There are the summer days where we bake cobbler and pie, and grill up slabs of eggplant and bushels of corn. And then there are the tropically hot summer days where the thought of turning on an oven — or even an outdoor barbecue — is enough to make you want to flop your sweaty self across the bed (or, better yet, into a pool of cold water). On those dog days, you don't want your food warm from the grill — you want it dripping with cold. But as much as I love a good corn-filled summer salad or river-cold slice of watermelon, there are those sweltering days where you need a cold meal with a little more heft, a little more protein. On those days, there's raw fish.
This can be somewhat daunting. As someone who observed a fairly strict meat-free diet for over a decade, I tend to treat raw fish as something of a biohazard. I'm not alone — even the most adventurous cooks tend to feel that raw fish is a dish best left to the experts (preferably experts who have been required to pass food-safety certification exams). Also, beyond sushi, what would you actually make?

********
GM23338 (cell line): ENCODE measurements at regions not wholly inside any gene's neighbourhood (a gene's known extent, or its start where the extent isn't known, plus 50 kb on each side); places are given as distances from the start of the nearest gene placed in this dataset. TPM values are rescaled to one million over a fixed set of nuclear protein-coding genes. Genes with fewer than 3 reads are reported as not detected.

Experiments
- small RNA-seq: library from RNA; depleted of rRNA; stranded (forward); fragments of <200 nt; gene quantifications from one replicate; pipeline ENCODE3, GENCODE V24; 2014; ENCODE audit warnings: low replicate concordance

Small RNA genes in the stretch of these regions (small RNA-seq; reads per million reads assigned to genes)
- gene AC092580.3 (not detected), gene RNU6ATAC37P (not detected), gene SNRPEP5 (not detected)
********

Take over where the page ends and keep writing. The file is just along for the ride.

Deena Prichep is a Portland, Ore.-based freelance print and radio journalist. Her stories have appeared on Morning Edition, All Things Considered, Marketplace, The Splendid Table, Voice of America, The World and Northwest News Network, and in The Oregonian, Vegetarian Times and Portland Monthly. She chronicles her cooking experiments at Mostly Foodstuffs.
Let's start with the food safety concerns. These fears are not without merit: Raw fish is quite capable of making you sick, both from bacterial spoilage of the fish itself as well as nasty parasites it may be harboring. The latter can be found in several varieties of fish, including almost all of those that spend their lives (or at least part of them) in fresh water. However, these parasites can be killed with blast-freezing to subzero temperatures, in those cases where you're not looking to slice up fish that's just been caught. As for spoilage, the same holds true as with any fish purchase — go with a fishmonger you trust, one with good selection, knowledgeable staff and high turnover. Unfortunately, the term "sushi grade" is not regulated, but states have generally interpreted that as meaning the fish is safe to eat raw, as laid out in health code guidelines.